Last mission to repair the Hubble telescope Hubble space telescope discoveries have enriched our understanding of the cosmos. In this special report, you will see facts about the Hubble space telescope, discoveries it has made and what the last mission's goals are.
For their own good
Fifty years ago, they were screwed-up kids sent to the Florida School for Boys to be straightened out. But now they are screwed-up men, scarred by the whippings they endured. Read the story and see a video and portrait gallery.
Fill out this form to email this article to a friend
Change is cheered
Tom Coughlin lightened up, just a little, and his Giants have responded.
By JOHN ROMANO, Times Columnist
Published January 20, 2008
Giants coach Tom Coughlin saw his team collapse after a 6-2 start last season. Ownership told him to adjust his ways-- and he did.
[Getty Images (2006)]
GREEN BAY, Wis.
The petty tyrant is smiling. Not a malevolent smile. Not even a slightly evil smile. It's hard to be certain, but this looks like a completely harmless, relatively human smile.
The grumpy taskmaster is ordering a recess. Right in the middle of training camp. Blowing off a meeting, and bringing 70-some players to a local bowling alley for a night of relaxation.
The old man is going wiggy. Has to be, right? Because, surely, this isn't the same Tom Coughlin we knew and loathed for all of those years in Jacksonville.
Yet, here that familiar coach is, back in the playoffs, back in a conference championship game. And with a supposedly reinvented version of his old self.
Where do you go, at 61, to find your inner child? I mean, is he hiding behind the inner bully? The outer grouch? And is an inner child allowed to use all those four-letter words?
Or maybe this has nothing to do with some practice field pyschobabble. Maybe Coughlin just got nervous. Maybe he realized his job, his reputation, his entire legacy was on the line.
Maybe he knew he had no choice.
Of course, if you were looking for that type of reflection from the Giants coach last week, you didn't have a prayer. He might have gotten gentler, but he hasn't gone completely gooey.
"This is not about me, it is about our team, it is about the New York Giants, it is about our players and our coaches and the challenge that you get each week in the National Football League," Coughlin said at a news conference last week. "That is what this is all about, it is not about me."
Still, others say the change is obvious. The signs are all there. And the proof is on the scoreboard.
The Giants went from chokers last season to stormers of the castle this season. They are only the second wild-card team to reach the NFC Championship Game in the past 15 years.
So how did this happen? How did a team of turmoil become one happy, Giant family? And how did Coughlin go from nearly curmudgeon to practically cuddly?
You have to remember, this is a coach with zero tolerance for anything other than his own despotic commands. He used to forbid his assistant coaches from wearing sunglasses on the practice field - in Florida. He had rules about what types of socks his players could wear - on airplanes.
He decreed clocks be set 10 minutes fast so players who dared show up only a few minutes before meetings would actually be late.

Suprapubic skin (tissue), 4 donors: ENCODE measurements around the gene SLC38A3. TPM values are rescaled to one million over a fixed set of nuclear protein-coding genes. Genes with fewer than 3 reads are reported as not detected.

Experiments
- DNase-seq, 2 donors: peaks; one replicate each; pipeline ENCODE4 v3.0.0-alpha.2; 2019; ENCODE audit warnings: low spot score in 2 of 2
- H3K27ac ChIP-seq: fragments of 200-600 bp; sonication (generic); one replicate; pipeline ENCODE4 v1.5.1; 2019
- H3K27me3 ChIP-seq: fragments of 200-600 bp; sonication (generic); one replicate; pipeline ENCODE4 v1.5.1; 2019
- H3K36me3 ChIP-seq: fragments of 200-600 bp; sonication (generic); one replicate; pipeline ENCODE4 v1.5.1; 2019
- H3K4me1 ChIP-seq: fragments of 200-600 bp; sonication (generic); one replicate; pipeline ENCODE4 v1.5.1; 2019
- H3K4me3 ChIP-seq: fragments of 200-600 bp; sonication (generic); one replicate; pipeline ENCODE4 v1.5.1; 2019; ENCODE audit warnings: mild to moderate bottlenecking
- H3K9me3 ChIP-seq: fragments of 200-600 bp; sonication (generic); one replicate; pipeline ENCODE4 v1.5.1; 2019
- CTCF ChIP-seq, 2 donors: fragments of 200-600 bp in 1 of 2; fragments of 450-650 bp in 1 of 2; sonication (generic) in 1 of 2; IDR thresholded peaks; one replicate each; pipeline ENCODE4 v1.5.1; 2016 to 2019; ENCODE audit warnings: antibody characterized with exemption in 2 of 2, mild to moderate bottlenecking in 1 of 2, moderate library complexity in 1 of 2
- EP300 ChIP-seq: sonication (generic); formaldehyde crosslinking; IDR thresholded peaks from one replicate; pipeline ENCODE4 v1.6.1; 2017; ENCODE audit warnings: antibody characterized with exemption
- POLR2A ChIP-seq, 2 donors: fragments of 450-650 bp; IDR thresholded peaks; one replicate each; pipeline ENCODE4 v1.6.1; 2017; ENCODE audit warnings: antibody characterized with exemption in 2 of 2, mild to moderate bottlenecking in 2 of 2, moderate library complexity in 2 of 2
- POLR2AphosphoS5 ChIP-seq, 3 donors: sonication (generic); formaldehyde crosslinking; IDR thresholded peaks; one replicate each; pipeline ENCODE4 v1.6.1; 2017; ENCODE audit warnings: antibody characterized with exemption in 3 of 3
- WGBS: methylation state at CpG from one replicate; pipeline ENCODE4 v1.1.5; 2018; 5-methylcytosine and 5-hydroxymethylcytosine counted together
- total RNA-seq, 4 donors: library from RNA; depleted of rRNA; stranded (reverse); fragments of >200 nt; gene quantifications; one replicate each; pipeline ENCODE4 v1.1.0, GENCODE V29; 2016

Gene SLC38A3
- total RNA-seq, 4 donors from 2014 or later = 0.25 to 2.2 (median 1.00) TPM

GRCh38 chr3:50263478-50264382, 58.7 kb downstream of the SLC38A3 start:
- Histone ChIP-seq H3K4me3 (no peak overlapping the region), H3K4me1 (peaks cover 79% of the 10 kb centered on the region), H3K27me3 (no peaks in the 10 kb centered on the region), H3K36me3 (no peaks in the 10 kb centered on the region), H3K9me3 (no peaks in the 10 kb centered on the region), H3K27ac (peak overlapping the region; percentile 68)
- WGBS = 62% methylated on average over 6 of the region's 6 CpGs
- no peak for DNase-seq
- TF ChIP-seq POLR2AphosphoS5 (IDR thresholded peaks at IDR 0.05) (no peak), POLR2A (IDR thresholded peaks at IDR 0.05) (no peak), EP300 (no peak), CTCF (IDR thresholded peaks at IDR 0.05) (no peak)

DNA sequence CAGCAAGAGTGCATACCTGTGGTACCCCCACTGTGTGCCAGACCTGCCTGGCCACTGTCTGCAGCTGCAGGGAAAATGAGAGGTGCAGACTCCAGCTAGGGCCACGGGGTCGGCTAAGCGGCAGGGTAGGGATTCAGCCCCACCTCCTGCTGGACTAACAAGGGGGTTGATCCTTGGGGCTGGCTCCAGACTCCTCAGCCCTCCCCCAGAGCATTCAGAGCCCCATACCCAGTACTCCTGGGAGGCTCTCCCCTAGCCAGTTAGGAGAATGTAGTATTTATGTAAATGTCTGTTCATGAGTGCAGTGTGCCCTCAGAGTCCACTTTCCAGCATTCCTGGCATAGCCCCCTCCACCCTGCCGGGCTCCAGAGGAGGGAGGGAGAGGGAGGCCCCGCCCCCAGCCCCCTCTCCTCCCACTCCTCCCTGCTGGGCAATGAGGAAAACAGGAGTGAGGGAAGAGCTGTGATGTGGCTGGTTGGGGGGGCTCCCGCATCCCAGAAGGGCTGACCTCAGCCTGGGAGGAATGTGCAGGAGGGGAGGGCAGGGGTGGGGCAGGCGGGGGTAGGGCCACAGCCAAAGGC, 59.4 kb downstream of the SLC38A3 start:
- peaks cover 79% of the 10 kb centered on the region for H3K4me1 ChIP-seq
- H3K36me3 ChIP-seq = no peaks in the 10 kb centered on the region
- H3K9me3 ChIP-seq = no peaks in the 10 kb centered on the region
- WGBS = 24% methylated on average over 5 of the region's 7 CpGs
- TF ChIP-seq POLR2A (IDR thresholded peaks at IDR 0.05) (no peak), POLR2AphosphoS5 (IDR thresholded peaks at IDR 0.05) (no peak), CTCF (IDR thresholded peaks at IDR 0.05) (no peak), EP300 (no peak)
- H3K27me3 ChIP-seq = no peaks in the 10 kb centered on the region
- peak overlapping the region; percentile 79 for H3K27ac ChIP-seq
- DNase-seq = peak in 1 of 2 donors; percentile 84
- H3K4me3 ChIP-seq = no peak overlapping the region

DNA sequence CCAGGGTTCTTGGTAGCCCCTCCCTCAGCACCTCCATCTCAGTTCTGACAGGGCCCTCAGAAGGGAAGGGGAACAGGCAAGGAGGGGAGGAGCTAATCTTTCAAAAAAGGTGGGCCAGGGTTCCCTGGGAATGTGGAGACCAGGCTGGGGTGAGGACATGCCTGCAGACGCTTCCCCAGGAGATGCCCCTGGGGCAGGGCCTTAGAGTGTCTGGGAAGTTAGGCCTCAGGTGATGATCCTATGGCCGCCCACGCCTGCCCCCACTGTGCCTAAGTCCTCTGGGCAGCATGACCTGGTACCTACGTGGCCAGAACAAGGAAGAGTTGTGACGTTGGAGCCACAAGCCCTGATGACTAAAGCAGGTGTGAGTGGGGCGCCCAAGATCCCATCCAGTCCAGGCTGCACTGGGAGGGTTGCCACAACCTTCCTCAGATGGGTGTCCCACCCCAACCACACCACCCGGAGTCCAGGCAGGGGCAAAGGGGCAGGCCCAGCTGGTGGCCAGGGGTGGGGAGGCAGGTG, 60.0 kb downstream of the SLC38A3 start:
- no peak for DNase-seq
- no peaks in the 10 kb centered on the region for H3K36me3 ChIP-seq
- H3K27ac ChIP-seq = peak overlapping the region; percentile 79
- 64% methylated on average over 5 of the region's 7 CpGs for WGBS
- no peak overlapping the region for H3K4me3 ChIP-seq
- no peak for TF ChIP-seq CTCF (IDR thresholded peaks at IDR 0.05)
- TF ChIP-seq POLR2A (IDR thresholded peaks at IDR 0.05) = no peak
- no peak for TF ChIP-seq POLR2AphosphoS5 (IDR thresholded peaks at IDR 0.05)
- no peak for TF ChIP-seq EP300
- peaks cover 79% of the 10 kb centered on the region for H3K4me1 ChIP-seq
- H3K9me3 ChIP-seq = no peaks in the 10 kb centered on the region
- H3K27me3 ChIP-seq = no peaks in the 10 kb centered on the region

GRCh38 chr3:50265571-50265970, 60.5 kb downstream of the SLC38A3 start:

This was the type of silliness that drove some players to distraction during Coughlin's eight years in Jacksonville. And it was the type of ridiculousness that drove some players to loudly complain in New York.
Jeremy Shockey once complained the Giants were outcoached after a disturbing loss to Seattle. Tiki Barber said the same sort of thing after a playoff loss to Carolina. Whether they were truly questioning Coughlin's acumen or just rebelling against his tyranny is open to debate.
But by the time the Giants limped home with seven losses in their final nine games of last season, it was clear Coughlin's act had grown stale. For several days after a playoff loss to Philadelphia, Giants ownership met with Coughlin to discuss his future. Or, lack thereof.
Finally, it was announced Coughlin would get a one-year contract extension to avoid the appearance of a lame-duck coach in the final season of his contract in 2007. Team owners also suggested he lighten up.
To Coughlin's credit, the message got through. Training camp was noticeably softer. Not as many two-a-days. Rules were loosened. A casino night was held after a minicamp, and the bowling outing shocked many in training camp.
"I think he made more of an effort," receiver Amani Toomer said this week. "And I think making an effort was enough to win over most of the players."
Naturally, this is all relative. Compared to most coaches, Coughlin is still a hard case. He isn't glib, and he doesn't stand for much foolishness. He is still straight out of the Bill Parcells school of coaching.
And that, by the way, is a relevant point today. The Giants are two victories from winning their first Super Bowl since Parcells was on the sideline in 1990, with Bill Belichick as defensive coordinator and Coughlin as receivers coach.
Coughlin has accomplished much since then. He had a successful run as coach at Boston College, and he was looking like a genius when he took expansion Jacksonville to a pair of AFC Championship Games in the franchise's first five seasons.
But his reputation had faltered considerably in the new millennium. He was fired after three consecutive losing seasons in Jacksonville, and he was 25-23 without a playoff victory in his first three years in New York.
A lifetime of work was threatening to go up in a puff of discontented smoke. Had he been fired after all of the player complaints last season, it is hard to imagine Coughlin would have gotten another chance to be an NFL head coach.
So he changed. He adapted. Coughlin got softer and, ironically, his grip grew firmer.